Daring Traditions That Enslave Women

By Kimeng Hilton Ndukong

The struggle for women’s emancipation and gender equality remains an issue today, decades after it began. Not left out of this discussion are Cameroonian creative writers. The latest contribution to this public discourse is, “Yefon: The Red Necklace,” the novel by Sahndra Fon Dufe, published this year by the Cameroon News and Publishing Company, SOPECAM, Yaounde.

The work was launched at the National Public Reading Room, Yaounde on March 17, 2016, with the General Manager of SOPECAM, Marie Claire Nnana, represented by the company’s Charge d’Affaires, Oyoua Anne Gregoire. The event, which was compered by Eugene Nforngwa, a journalist, had as Chief Launcher, Major Oyieie Jean Roger, representing the Minister Delegate at the Presidency in charge of Defence, Joseph Beti Assomo. Spiced by choral and traditional Nso music, the book launch was attended by several senior military officers.

Speaking at the event, the reviewer and author of the foreword, Verkijika Fanso, a retired Professor of History, noted that what Yefon Labam, the heroine, fought for in the 1940s and 1950s in Nsoland, is what many girls are achieving today. This is evident in the fact that many girls do better in school and careers than boys. According to Oyoua Anne Gregoire, book writing in Cameroon demands much sacrifice to continue to improve. While noting the contributions of SOPECAM to publishing, she felicitated Sahndra Fon Dufe for daring to write a novel that challenges traditions that enslave women.

“It is not by chance that this publication comes a few days after the celebration of the 2016 International Day of the Woman. I appeal to the public to develop the habit of buying and reading books,” she concluded. Sahndra’s father, Col. Fon Dufe, admitted that he was initially skeptical about her creative art career, saying he and the wife were very proud of her today.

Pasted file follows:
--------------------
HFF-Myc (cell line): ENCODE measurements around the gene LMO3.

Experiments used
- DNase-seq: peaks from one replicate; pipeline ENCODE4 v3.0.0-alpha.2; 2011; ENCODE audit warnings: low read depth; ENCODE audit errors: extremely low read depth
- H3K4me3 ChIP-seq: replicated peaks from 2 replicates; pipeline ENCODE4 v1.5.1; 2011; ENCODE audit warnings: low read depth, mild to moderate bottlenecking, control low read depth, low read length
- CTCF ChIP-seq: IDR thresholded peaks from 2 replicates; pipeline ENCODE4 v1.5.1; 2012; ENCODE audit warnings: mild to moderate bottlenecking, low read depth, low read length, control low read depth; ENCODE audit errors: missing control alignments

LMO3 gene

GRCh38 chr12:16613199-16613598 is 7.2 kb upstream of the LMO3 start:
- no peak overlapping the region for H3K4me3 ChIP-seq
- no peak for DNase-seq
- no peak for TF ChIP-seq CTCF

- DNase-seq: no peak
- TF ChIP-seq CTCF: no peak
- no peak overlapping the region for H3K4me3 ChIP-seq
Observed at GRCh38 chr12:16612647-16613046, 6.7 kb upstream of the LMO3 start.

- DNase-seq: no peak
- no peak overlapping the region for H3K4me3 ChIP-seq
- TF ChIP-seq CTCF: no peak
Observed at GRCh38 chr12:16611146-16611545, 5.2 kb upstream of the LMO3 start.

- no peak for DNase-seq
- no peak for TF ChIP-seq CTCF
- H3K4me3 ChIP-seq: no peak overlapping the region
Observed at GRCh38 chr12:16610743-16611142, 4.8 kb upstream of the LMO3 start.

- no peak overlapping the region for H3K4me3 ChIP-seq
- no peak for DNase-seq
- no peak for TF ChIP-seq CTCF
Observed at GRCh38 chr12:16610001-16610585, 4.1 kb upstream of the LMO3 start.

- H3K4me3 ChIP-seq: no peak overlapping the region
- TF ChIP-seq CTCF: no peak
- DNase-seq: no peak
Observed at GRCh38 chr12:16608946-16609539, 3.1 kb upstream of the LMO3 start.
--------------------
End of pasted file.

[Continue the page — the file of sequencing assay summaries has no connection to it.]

“Yefon: The Red Necklace,” tells the story of a young village girl, Yefon Labam, growing up in Nsoland, in Bui Division of the North West Region, in the 1940s and 1950s. Much against the will of most people, save her father, she is determined to go to school, learn English and even do what boys do – like hunting. Propelled by a mystical red necklace given by her father before his death, Yefon ends up achieving her dream of receiving Western education.

This is in spite of the continuous stiff opposition from a tradition that only seeks to keep women in their position of housewives. Aged 25, Sahndra Fon Dufe, is also an actress and brand ambassador for Alissi Bronte Africa. She has featured in numerous international films and commercials. She runs “I Am Yefon,” “a youth empowerment programme, which teaches students how to discover and pursue their life purposes.” After reading Law in the University of Buea, Sahndra travelled to the United States of America where she read Acting.

Source: All Africa